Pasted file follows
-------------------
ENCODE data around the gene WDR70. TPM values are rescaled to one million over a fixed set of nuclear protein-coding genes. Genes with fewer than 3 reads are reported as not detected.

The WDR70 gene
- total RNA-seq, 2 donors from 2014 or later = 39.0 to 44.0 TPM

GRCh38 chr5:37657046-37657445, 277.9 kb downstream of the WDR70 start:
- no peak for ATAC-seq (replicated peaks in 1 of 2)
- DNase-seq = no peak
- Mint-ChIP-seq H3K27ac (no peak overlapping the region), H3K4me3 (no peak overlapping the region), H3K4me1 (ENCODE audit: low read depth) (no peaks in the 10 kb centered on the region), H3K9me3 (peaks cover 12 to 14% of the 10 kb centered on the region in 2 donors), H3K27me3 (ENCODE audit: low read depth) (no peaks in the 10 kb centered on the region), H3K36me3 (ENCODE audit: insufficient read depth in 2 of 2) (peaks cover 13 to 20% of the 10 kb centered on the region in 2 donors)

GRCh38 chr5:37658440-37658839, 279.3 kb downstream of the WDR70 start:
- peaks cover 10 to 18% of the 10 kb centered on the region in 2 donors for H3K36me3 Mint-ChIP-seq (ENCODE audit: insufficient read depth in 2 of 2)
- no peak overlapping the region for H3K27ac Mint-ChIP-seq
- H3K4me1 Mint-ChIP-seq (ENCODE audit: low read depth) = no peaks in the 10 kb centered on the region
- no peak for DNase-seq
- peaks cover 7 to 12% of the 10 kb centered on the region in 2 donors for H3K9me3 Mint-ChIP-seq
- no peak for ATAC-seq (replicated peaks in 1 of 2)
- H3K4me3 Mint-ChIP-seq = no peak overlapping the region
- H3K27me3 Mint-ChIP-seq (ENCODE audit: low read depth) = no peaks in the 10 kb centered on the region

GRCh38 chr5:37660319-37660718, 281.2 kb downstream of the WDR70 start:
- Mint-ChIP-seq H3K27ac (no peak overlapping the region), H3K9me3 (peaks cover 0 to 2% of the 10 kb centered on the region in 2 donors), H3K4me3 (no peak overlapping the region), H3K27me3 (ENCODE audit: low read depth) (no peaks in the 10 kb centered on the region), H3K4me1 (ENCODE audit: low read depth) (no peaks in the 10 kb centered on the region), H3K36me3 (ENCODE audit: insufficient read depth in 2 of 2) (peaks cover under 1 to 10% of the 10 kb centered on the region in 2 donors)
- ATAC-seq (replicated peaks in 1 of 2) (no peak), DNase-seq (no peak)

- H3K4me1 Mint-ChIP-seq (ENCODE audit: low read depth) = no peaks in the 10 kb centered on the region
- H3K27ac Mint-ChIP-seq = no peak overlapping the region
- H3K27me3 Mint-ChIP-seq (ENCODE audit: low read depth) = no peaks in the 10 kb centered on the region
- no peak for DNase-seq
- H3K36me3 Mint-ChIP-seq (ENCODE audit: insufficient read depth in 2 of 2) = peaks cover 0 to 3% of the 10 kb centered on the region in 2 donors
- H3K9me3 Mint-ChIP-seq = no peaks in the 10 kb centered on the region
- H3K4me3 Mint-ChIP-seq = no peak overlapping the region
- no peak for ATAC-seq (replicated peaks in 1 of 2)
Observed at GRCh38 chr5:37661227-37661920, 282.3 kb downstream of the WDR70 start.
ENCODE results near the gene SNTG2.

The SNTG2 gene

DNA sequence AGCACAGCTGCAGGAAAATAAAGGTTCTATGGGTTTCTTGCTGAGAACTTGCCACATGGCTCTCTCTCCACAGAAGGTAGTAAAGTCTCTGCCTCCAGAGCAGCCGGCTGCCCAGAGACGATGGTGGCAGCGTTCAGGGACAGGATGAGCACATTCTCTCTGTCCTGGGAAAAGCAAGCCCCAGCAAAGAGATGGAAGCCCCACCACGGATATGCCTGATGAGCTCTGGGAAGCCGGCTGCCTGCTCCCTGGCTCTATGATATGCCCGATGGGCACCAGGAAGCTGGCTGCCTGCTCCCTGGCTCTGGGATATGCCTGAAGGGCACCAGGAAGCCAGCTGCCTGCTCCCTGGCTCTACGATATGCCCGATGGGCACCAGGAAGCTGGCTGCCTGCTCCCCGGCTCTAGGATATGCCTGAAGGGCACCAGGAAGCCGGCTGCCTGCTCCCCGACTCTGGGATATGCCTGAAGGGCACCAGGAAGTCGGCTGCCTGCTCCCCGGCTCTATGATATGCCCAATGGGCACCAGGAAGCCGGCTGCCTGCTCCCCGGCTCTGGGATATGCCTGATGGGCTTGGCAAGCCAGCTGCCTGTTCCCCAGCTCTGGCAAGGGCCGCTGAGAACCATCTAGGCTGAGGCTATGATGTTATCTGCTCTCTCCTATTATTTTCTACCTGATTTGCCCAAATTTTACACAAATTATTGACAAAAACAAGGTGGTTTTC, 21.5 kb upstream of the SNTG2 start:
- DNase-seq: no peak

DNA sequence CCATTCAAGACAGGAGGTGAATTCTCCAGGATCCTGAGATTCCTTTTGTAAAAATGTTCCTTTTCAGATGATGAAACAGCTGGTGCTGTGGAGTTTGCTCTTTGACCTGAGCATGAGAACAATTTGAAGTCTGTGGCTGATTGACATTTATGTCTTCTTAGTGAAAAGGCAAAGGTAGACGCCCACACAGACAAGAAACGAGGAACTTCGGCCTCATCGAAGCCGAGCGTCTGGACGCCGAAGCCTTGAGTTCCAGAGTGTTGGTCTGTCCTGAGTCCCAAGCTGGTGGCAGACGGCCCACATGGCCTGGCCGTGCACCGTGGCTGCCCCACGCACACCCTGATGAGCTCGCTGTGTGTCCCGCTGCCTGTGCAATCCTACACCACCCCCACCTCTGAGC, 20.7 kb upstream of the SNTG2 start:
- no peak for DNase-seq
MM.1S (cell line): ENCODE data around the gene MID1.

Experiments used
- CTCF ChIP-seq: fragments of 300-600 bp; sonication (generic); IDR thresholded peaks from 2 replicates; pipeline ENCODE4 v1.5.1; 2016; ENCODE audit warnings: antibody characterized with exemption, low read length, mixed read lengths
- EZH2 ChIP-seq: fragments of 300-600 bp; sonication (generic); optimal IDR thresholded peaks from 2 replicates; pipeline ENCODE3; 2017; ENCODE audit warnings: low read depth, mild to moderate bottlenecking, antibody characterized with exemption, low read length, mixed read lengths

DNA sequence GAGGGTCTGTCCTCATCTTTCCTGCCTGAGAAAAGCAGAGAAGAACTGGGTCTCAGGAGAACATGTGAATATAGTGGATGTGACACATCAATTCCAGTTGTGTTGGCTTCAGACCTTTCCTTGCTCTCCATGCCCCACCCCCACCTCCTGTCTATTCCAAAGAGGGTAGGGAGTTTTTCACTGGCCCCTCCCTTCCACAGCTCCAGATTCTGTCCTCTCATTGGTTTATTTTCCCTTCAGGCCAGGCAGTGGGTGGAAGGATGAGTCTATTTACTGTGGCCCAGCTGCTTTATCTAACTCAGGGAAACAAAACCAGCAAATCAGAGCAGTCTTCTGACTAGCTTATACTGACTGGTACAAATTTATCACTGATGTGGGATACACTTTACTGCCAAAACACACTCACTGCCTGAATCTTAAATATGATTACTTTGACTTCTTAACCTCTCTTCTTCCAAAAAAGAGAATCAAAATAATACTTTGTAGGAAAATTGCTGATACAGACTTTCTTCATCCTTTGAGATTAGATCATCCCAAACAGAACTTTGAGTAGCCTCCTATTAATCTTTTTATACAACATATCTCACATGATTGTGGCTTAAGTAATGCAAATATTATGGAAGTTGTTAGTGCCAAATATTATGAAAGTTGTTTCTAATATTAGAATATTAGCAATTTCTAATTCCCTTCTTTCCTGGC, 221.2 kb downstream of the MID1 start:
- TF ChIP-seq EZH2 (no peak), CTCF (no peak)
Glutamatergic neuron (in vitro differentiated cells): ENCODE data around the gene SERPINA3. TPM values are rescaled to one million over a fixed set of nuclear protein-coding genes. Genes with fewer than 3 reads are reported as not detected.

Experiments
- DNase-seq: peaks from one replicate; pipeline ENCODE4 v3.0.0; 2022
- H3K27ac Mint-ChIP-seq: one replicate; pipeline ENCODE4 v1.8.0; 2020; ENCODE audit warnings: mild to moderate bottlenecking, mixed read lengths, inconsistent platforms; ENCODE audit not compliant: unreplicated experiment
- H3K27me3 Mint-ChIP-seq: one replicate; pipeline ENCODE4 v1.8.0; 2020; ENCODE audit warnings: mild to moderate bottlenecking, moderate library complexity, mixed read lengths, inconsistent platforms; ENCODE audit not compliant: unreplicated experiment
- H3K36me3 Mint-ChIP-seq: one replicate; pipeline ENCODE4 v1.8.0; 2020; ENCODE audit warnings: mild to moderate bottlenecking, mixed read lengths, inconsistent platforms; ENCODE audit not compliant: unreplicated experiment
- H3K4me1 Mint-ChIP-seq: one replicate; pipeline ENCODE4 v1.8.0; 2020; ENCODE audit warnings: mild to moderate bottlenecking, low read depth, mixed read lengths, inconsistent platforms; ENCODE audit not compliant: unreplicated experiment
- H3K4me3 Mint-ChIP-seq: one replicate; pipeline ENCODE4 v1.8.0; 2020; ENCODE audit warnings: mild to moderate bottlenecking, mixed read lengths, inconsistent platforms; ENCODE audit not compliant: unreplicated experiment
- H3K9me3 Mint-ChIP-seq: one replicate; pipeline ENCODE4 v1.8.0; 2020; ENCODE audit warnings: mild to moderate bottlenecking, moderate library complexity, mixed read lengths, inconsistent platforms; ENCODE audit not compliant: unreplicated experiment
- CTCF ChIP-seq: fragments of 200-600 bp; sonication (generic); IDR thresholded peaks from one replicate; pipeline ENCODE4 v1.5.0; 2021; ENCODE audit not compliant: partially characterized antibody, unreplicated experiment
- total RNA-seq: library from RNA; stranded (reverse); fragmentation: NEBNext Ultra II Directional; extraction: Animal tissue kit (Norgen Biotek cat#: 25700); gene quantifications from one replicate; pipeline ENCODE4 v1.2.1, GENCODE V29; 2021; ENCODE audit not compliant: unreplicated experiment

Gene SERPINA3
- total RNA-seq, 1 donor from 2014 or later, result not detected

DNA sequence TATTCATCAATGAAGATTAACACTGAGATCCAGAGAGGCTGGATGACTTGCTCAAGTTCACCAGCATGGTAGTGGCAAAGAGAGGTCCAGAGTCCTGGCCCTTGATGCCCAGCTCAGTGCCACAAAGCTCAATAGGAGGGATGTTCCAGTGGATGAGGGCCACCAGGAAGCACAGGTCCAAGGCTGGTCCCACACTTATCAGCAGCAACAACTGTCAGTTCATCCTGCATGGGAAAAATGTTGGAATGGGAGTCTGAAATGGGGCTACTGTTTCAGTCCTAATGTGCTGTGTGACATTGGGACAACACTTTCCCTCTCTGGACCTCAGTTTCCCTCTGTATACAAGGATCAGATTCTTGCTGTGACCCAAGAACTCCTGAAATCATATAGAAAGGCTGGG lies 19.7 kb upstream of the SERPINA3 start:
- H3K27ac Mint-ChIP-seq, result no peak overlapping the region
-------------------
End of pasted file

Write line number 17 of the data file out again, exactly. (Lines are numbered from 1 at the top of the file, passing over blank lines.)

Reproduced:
GRCh38 chr5:37660319-37660718, 281.2 kb downstream of the WDR70 start: